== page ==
After listening to a total of more than 200 portable Bluetooth speakers over the past two years, we think the UE Roll 2 is the best choice for most listeners. It sounds good and plays loud enough to fill a hotel room, plus its slim, waterproof, rugged design makes it an ideal companion for anything from a luxury hotel stay to a weeklong hiking trip.
UE Roll 2 – The portable speaker with almost everything
Like its predecessor, the Roll 2 offers an irresistible combination of sound quality, ruggedness, water resistance, portability, cool features, and a reasonable price.
Two and a half years after the introduction of the original (and barely different) UE Roll, the UE Roll 2 remains the Bluetooth speaker we use more than any other, and the one we’d buy if we could own only one. The Roll 2 sounds full, with smooth reproduction of everything from bass notes to cymbals, and it plays loud enough to fill a hotel room or a spot at the beach with sound. It’s so watertight it will survive being dunked 1 meter underwater for 30 minutes. The 10½-hour tested battery life and 60-foot range are remarkable for a speaker of this size. More than two years of worldwide traveling with the Roll 2 and the original Roll have only confirmed our love for this design. The only real downside is that it lacks a speakerphone function.
Sony SRS-XB30 Less portable, bigger sound
The Sony SRS-XB30 delivers a big, full, satisfying sound in a rugged water-resistant design.
If our main pick sells out, or if you want more powerful sound and don’t mind sacrificing a bit of portability, the Sony SRS-XB30 is a nice alternative at only a slightly higher price. It’s a completely different design from the UE Roll 2: rectangular rather than round, and about three times as heavy at 2.2 pounds. It’s too big to fit into many laptop bags, but it’s easy to toss into a beach bag or carry around the house. The SRS-XB30 delivers much more bass than the Roll 2, so it’s much better for hip-hop, R&B, and rock, and it has enough power to fill an average room with sound. Its IPX5 water-resistance rating means it can survive rainstorms and poolside splashes, but not long soaks like the Roll 2.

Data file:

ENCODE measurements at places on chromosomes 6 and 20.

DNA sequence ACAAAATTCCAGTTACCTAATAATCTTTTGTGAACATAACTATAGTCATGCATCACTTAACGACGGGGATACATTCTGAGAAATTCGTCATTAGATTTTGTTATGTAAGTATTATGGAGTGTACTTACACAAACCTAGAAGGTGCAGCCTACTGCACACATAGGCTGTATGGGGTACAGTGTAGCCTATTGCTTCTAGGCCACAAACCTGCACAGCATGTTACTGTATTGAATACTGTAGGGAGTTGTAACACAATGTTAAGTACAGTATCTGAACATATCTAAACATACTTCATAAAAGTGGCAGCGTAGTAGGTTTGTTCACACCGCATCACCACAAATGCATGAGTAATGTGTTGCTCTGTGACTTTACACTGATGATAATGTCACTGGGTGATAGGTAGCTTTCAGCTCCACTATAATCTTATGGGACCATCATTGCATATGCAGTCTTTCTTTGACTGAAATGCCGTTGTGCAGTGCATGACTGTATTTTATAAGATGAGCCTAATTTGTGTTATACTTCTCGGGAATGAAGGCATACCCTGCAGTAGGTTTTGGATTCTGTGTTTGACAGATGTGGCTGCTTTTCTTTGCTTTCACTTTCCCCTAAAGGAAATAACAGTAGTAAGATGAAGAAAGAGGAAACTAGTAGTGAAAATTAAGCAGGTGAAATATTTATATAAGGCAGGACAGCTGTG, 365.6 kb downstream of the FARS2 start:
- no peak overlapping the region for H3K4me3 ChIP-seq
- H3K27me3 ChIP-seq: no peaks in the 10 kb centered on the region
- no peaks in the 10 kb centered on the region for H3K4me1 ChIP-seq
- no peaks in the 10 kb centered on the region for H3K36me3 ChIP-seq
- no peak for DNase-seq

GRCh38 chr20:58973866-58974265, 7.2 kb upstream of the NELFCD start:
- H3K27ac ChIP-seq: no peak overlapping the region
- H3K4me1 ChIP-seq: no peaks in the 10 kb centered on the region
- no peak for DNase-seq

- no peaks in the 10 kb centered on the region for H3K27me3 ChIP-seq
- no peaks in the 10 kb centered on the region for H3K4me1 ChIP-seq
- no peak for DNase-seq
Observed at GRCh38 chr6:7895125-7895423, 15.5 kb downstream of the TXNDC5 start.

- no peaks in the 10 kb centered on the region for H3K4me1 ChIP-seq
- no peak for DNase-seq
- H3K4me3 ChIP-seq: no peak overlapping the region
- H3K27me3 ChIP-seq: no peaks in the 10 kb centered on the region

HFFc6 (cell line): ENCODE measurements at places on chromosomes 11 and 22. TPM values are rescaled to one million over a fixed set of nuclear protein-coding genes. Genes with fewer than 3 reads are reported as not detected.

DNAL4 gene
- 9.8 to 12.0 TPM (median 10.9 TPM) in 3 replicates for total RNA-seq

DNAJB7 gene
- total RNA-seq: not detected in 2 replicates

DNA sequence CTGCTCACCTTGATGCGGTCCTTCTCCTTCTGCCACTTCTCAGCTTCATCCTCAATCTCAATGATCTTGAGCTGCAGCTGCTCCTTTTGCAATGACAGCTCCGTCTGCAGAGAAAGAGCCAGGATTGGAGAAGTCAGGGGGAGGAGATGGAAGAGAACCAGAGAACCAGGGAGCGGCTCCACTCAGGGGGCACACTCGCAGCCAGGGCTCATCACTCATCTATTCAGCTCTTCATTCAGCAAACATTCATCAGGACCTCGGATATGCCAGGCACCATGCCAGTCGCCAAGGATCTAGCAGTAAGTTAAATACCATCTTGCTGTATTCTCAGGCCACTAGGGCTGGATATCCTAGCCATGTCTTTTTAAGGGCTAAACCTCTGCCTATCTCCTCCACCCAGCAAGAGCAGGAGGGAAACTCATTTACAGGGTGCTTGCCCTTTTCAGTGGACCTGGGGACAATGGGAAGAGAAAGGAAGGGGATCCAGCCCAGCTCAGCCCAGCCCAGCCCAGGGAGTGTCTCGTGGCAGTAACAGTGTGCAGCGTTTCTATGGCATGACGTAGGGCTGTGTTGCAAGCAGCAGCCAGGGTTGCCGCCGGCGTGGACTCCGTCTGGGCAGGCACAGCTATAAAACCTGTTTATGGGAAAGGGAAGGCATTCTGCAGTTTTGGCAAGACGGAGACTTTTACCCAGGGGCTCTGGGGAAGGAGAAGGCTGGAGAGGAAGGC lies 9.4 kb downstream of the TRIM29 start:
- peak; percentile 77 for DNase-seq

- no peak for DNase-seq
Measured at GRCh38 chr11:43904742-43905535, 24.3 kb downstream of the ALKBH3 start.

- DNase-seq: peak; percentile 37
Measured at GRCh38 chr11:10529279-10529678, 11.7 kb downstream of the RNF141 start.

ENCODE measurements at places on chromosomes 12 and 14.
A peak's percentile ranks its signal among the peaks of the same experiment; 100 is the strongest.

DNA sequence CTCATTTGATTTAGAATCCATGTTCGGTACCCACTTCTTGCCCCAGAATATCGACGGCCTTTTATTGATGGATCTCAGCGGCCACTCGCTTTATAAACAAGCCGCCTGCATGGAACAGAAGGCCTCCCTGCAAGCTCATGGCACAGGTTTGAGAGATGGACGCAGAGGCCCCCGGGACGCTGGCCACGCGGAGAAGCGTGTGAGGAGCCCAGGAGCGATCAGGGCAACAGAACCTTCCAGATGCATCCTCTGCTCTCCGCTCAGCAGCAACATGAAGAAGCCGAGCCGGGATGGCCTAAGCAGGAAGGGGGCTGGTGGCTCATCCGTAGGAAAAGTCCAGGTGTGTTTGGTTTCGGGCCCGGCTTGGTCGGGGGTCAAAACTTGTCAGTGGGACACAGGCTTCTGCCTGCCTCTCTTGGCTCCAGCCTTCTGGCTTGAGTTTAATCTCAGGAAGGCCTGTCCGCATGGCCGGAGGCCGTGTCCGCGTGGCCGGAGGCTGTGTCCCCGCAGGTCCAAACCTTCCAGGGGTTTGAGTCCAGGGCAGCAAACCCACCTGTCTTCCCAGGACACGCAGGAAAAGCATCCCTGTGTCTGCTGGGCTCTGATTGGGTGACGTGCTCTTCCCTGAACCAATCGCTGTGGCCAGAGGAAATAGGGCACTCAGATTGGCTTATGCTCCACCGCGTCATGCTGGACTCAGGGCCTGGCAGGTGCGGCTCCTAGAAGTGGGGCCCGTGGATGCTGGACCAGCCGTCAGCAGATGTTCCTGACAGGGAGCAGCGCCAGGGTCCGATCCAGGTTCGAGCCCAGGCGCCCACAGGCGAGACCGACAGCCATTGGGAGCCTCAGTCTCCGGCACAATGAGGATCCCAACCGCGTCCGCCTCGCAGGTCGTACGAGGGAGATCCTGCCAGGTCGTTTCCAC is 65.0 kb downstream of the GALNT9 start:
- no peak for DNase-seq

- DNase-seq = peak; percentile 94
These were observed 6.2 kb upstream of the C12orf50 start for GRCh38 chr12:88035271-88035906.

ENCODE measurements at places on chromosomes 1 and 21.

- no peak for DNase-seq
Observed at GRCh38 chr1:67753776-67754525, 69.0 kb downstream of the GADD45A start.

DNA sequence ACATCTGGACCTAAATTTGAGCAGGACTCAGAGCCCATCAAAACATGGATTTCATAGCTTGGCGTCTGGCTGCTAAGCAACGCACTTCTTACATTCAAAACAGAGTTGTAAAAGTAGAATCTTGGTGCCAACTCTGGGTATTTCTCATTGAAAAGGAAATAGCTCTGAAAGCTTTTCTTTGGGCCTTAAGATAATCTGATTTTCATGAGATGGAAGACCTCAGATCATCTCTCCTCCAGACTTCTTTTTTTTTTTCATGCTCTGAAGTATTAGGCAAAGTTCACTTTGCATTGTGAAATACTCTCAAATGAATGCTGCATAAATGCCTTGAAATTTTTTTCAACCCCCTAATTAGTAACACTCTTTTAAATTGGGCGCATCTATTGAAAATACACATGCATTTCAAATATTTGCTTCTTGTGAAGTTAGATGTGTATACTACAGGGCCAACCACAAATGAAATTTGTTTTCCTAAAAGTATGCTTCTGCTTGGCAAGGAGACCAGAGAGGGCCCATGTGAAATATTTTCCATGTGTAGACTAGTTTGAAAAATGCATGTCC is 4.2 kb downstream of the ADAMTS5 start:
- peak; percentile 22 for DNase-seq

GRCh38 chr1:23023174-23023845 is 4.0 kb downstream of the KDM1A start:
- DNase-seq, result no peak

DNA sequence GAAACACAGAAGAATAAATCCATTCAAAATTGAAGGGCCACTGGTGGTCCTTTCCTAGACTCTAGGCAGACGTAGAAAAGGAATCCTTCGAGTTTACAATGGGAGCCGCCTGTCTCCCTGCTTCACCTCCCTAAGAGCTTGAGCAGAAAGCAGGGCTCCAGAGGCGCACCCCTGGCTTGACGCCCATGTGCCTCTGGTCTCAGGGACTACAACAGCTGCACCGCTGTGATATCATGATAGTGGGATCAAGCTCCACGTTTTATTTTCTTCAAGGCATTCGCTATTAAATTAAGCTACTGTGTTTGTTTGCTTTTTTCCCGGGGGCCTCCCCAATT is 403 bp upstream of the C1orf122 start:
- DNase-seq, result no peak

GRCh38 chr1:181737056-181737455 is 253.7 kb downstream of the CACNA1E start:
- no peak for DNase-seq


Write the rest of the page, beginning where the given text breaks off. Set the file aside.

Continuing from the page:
Riva Turbo X Riva Turbo X For the best sound
The Turbo X is easily one of the best-sounding portable Bluetooth speakers we’ve heard.
tf portability isn’t your primary concern and you just want the best possible performance, we think the Riva Turbo X is one of the best portable Bluetooth speakers you can buy. Its sound is clearer, livelier, more spacious, and more natural than its competitors’. It gets you closer to the sound of a real stereo speaker system than any other Bluetooth portable we’ve tried, and it delivers enough volume to be heard over loud party conversation. It’s also more refined and elegant looking than most Bluetooth speakers. Note, however, that even though the Turbo X is splash-proof when its rear jacks are protected by its included rubber cover, it’s heavy for its size and not as rugged as the other speakers we’ve picked, so it’s best suited to places like offices, bedrooms, and living rooms.
Tribit XSound Go Tribit XSound Go – Very good sound in a rugged, compact chassis
The Tribit XSound Go is the best speaker we’ve heard in its price range, and it’s compact and waterproof to boot.
If you want a good all-around portable Bluetooth speaker and want to spend the bare minimum, the Tribit XSound Go is a great choice. The sound is a notch above that of our previous budget pick (which was itself an obvious standout), with clearer voices and more tuneful and realistic bass. It’s also small enough to slip into a laptop bag or an already-stuffed suitcase. Plus it’s IPX7-rated, which means it’s sufficiently waterproof to survive a half-hour dunking in 1 meter of water.
EcoXGear GDI-EXBLD810 EcoBoulder+ For pool parties and tailgating